Editor’s Note: Part 1 of a two part post from CJ Schnase on his experiences at the 2015 Game Developers Conference 2015. CJ Schnase is a local entrepreneur and co-founder of Fargo-based gaming studio, Wicked Soul Studios LLC. A few months ago, he was accepted to design games for the Nintendo Wii U, garnering attention that has only added to the rapidly growing game-maker scene in Fargo – fueled by events like the Fargo Game Maker’s meet-up, organized by Kyle Weik. Read more about CJ, here & more about the Fargo Game Maker’s Meet-Up, and how it’s cracking Fargo cliques, here!]
I recently had the fortune to attend the Game Developers Conference 2015 from March 2-6 in San Francisco, through the GDC’s conference associate program. I received a free All-Access pass (worth $2100 the day of), a small weekly wage, free access to their Vault program ($495 / year subscription), and food vouchers to use throughout the week. It was a lot of work, but very rewarding at the same time.
I loved every second of my time at Game Developers Conference 2015. I worked really hard, dutifully completing the work assigned to me. In my “free” time, I was attending session after session. These sessions were with industry professionals who’ve successfully released at least a single game. They learned a lot over the course of their first year, and then some as they’ve continued development. From wearing multiple hats, among of which is marketing / business practices, I learned enough to melt my brain each and every day.
Three things I learned at the Game Developers Conference 2015
1. Always have another idea in the works.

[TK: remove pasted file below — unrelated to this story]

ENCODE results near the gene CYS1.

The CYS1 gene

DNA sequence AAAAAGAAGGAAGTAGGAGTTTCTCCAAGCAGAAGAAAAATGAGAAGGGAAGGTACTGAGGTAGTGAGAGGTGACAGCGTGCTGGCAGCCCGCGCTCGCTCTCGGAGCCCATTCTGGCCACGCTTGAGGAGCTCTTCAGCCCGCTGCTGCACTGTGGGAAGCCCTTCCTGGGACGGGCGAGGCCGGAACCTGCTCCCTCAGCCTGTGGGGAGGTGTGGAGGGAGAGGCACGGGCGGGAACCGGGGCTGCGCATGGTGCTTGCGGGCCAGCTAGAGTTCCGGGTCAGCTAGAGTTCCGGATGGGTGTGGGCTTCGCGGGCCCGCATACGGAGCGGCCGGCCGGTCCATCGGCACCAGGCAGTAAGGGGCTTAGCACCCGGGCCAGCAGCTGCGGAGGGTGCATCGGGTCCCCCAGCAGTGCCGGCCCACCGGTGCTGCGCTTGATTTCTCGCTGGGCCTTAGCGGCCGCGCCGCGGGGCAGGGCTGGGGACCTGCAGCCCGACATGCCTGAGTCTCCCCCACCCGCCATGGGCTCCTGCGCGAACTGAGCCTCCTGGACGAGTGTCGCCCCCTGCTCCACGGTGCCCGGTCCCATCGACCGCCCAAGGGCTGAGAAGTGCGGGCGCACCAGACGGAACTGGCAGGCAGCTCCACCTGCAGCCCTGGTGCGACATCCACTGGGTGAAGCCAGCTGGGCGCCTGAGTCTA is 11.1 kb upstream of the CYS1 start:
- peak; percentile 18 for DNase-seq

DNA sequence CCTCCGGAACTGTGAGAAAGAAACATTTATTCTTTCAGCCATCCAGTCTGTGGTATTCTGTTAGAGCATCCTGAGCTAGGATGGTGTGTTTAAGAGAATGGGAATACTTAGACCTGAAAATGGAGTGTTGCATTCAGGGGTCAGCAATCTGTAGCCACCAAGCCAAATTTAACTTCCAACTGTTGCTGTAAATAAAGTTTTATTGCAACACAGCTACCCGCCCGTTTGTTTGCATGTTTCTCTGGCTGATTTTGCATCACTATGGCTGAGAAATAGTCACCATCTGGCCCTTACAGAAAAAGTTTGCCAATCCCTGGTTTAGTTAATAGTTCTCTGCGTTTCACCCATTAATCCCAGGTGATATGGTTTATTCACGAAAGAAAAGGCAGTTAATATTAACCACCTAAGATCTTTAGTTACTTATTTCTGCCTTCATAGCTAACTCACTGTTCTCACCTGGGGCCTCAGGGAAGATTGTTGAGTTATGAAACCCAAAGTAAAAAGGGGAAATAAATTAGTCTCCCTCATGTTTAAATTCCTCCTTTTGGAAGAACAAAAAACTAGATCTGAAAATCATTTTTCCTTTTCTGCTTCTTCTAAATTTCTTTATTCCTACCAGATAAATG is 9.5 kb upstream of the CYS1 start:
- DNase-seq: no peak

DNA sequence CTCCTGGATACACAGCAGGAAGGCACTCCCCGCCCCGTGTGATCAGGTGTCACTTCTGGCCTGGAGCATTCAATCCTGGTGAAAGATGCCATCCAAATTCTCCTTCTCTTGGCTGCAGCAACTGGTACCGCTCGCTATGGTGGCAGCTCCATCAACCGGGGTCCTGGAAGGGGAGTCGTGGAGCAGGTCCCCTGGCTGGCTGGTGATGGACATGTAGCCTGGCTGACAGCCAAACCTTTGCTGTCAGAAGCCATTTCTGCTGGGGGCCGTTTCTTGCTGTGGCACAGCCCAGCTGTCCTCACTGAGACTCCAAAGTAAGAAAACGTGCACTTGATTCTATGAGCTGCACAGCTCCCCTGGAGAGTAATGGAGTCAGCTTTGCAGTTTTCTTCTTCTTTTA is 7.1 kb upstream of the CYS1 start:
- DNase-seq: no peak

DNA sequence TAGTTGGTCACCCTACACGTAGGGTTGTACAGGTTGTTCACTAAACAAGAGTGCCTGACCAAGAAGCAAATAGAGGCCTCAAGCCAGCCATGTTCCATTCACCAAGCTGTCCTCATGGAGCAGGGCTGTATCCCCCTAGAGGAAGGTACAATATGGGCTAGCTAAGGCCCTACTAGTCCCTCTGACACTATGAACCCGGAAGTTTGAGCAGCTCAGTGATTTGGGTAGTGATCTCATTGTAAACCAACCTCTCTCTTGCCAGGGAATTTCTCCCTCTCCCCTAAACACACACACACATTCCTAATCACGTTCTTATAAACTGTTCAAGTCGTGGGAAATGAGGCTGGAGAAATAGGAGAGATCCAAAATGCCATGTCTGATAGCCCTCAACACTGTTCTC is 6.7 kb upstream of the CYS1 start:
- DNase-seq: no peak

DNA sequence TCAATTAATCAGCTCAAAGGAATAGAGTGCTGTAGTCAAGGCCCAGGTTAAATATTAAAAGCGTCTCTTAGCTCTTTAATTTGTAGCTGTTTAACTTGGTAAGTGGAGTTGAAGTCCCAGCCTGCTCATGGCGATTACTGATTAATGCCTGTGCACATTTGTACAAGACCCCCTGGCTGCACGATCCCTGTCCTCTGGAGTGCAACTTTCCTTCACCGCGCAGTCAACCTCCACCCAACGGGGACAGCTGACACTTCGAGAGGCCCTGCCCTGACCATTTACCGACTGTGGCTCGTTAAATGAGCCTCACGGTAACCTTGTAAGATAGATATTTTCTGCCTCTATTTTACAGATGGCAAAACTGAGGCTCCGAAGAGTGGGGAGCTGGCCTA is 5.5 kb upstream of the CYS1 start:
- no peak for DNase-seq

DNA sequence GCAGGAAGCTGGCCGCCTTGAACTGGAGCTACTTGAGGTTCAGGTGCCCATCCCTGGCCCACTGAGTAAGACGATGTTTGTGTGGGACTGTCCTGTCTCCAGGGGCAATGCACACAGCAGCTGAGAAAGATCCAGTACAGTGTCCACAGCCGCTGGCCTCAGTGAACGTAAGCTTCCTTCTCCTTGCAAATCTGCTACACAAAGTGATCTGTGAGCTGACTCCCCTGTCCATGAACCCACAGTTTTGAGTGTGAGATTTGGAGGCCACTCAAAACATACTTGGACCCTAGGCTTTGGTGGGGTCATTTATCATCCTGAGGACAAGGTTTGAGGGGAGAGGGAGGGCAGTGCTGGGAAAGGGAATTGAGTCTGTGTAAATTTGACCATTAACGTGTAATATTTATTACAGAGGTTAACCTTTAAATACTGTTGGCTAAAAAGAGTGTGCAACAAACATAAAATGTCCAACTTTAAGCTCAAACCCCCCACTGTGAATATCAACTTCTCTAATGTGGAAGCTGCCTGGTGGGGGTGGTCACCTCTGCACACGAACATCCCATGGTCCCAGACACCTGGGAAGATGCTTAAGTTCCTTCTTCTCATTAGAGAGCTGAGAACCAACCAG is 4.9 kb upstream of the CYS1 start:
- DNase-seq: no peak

Looking back at the conference, I would say that for an independent game developer, some of the best advice I was given would be to always have something in the works. Stick with it, and keep releasing games. It doesn’t matter if they suck or not because so many up and coming studios want to release the mythical “perfect” game. The truth is, there is no such thing.
2. Get the game out.
You can’t anticipate how a player is going to break your game (and it will happen), and there will always be someone who hates it. That is just the nature of the beast. Get the game out, and don’t wind up like many studios that close their doors after thousands of man hours into a game project – all because they ran out of money and never released a thing.
3. Stop while you still can.
The other thing I learned at the Game Developers Conference 2015 was not to spend too long on a game development project. If the idea isn’t going anywhere then stop as early as you notice it. The mobile market has an interesting strategy for the studios like King with their Candy Crush game, or Rovio with their Angry Birds game. Angry Birds was not an overnight success story. It was Rovio’s 52nd game release. It took 51 games before they reached their “overnight success.”
One individual explained the mobile market like this, “Imagine you have a handful of crap, and you throw it at a wall to see what sticks.” In a nut shell that is what the mobile market is. If the game doesn’t get moving within 24 hours of its release, there is a good chance it will never see the light of day.
Furthering that concept, he explained that many studios spend at the maximum, two weeks to ship a game. That is an insane concept, but it fits the idea of “seeing what sticks.” It doesn’t mean that the game is garbage or horrible, but you can’t create a product for a casual audience that only wants to play your game at the most for about a month.
Photos courtesy of CJ Schnase and Fargo Game Makers.